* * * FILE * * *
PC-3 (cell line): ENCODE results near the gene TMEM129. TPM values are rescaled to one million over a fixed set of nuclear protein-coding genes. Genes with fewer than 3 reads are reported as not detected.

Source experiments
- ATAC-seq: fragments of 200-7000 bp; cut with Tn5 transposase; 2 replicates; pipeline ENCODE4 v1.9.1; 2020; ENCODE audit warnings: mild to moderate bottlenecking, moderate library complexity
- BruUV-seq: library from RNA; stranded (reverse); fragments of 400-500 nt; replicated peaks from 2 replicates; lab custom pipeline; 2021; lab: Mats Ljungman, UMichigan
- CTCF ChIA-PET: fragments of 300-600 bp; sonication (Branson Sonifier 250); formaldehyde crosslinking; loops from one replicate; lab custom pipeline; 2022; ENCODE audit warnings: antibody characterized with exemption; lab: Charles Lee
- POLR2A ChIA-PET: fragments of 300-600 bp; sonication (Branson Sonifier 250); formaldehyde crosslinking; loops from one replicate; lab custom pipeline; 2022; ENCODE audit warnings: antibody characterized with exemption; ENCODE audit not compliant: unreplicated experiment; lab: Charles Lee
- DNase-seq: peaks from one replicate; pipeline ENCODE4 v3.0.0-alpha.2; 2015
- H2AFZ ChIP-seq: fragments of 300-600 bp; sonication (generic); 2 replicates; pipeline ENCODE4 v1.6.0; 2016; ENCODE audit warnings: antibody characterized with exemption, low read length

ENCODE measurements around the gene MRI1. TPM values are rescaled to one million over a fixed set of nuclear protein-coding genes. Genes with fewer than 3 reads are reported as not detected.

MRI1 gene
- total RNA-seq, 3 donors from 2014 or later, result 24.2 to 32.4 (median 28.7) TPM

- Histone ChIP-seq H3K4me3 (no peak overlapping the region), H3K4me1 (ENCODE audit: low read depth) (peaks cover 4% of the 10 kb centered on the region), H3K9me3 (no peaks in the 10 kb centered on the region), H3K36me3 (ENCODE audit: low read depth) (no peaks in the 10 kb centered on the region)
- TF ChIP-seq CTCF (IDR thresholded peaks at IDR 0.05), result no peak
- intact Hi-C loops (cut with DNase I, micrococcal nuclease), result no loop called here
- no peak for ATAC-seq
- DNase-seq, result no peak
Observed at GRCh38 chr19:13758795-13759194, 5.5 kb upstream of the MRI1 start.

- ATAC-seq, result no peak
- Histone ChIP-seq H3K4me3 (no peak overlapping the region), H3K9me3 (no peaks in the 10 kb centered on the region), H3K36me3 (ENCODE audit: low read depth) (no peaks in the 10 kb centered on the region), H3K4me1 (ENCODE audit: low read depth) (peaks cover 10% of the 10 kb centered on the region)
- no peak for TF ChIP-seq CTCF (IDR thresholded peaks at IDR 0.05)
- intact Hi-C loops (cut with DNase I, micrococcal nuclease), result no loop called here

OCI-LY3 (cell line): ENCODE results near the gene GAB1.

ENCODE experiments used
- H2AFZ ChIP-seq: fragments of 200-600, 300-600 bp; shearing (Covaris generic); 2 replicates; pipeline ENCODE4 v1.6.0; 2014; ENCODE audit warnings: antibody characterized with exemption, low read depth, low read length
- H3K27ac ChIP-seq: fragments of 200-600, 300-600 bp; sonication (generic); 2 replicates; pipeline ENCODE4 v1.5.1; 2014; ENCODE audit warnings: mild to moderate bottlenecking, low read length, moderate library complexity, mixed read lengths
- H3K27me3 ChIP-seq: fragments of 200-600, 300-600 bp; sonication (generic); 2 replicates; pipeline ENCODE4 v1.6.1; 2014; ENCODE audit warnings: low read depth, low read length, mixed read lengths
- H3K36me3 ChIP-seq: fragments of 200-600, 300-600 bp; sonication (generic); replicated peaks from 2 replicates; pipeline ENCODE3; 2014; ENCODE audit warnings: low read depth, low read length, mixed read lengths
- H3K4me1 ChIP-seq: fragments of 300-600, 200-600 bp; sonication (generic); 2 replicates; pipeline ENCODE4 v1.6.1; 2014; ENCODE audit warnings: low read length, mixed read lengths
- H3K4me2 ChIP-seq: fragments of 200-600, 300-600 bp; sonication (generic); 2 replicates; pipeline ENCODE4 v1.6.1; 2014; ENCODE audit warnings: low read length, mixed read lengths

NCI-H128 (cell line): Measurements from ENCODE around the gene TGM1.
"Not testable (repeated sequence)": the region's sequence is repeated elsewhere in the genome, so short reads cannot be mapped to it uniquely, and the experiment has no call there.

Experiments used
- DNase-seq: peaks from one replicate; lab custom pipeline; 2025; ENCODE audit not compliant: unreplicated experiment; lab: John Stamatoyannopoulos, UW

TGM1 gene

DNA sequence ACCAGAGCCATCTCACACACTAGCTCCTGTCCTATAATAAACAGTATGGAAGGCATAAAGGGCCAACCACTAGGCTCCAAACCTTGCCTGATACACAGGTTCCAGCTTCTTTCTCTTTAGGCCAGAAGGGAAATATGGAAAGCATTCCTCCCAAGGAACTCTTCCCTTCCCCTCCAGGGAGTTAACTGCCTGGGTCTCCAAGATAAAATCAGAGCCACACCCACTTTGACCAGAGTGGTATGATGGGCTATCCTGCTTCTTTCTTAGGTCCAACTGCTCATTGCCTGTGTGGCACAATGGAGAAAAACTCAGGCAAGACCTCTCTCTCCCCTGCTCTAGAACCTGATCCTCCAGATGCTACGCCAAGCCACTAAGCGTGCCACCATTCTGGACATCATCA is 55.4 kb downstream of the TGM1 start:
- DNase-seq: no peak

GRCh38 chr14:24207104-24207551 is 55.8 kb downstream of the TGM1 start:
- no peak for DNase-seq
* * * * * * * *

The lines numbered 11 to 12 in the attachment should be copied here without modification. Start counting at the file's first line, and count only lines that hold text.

- total RNA-seq, 3 donors from 2014 or later, result 24.2 to 32.4 (median 28.7) TPM

- Histone ChIP-seq H3K4me3 (no peak overlapping the region), H3K4me1 (ENCODE audit: low read depth) (peaks cover 4% of the 10 kb centered on the region), H3K9me3 (no peaks in the 10 kb centered on the region), H3K36me3 (ENCODE audit: low read depth) (no peaks in the 10 kb centered on the region)